can be almost impossible to get rid of. Another piece that might be of some interest is more modern but illustrates how the craft was practised in Southwest of Britian (Devon & Cornwall) in the early sixties (and still is today). Here are a selection of pieces from "The witchcraft and folklore of Dartmoor" by Ruth St Leger-Gordon 1965

"Mr Bruce Oliver, writing in the "Transactions of the Devonshire
Association", perhaps throws a little light upon the subject when he
tells us that Witches believe spittle to contain the essence of
personality (virtue) . It would appear, therefore, that by the act of
spitting, a certain amount of influence or power is ejected upon a
selected spot, which brings us back again to the various methods by
which will-power may be concentrated and exerted for good or evil
impartially.
For some years we had as near neighbour Mary Ann, a village woman
reputed to be a witch, black or white according to fancy. Next door
to her lived a small tradesman Ben, with whom she was at loggerheads.
One day, according to village gossip, she was seen to spit three
times upon Ben's doorstep, muttering vindictively: "Take that! Take
that! Take that!" Whether coincidence or not, from that time nothing
prospered with the man, whom we knew quite well. His wife died, his
little business failed, and he became stone deaf, dying in his early
fifties...
As already stated, Mary Ann was a "grey" or "double-ways" witch, and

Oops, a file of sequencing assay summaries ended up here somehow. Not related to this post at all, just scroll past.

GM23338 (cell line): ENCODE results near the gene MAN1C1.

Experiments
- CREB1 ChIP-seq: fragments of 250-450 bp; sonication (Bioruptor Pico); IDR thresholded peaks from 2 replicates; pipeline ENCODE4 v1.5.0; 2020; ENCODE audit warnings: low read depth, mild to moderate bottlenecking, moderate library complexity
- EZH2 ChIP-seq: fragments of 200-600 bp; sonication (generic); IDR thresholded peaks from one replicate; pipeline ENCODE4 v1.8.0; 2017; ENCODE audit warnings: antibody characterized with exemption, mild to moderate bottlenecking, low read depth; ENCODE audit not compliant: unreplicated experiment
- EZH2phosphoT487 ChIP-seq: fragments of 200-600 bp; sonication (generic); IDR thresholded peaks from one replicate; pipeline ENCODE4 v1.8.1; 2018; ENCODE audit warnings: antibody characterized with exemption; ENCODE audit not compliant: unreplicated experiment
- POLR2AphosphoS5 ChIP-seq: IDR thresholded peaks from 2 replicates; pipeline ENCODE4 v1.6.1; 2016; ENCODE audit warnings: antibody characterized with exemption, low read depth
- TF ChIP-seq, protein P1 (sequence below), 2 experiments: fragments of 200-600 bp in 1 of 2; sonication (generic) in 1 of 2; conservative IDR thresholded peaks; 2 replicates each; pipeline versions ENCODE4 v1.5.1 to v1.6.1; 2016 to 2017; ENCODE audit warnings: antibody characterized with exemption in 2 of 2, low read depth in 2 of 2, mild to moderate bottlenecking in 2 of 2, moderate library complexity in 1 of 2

could benefit those in her good books. At that time, we had in our
service a young girl whose widowed mother and two small sisters lived
in a "tied" farm cottage about a mile down the lane at the back of
our house.
The young sister, then aged about six, suffered from inflamed and
discharging eyes, which had resisted all medical treatment. As a
result, the child was unable to attend school and was out in the
cottage garden one afternoon when Mary Ann wandered by, looked over
the gate, and beckoned her. Reluctantly the child approached. Mary
Ann, seizing her by the arm to prevent escape, exclaimed: "Oh, what
sore eyes you've got, me dear". She then spat three times on each eye
and went on her way. As might have been expected, the child
immediately set up a yell for "Mam", who came hurrying up to
investigate. When she realised the situation, she forbade the child
to touch or wipe her eyes, thus evincing a respect for Mary Ann's
abilities.
Very shortly, the child's eyes began to show a marked improvement.
Inflammation subsided; eyelashes, which had been entirely absent
until then grew, and in a week or so she was attending school
regularly with no more trouble... Take that! Take that! Take that!...
Counting plays a part in several of the (wart charming) methods used.
By some witches the patient is instructed to go home, count his warts
and put the equivalent number of stones or pebbles into a bag which
he must then throw away, preferably at a cross-roads. I know a woman
now about fifty, who, when in her twenties, adopted this procedure.
At the time, she explained to me the danger of picking up ant package
found lying by the wayside. If, however, curiosity over come caution,
the packet should be kicked first to ascertain its contents, for
should it contain "Wart stones", the finder would automatically
transfer to himself someone else's discarded warts..."

This practice can also be used for other skin conditions. For skin conditions a box is more often used and a sample of the infected skin is scraped of with the witches/Pellar's Collel (knife) into it. The box is then wrapped in bright cord or cloth (Normally red) and left at a
crossroads. If you pick up and open the box the skin conditions is yours, which is why it is not uncommon for grand parents and even parents to warn children not to pick up strange objects especially at crossroads.
Edited by - JackDaw 

CM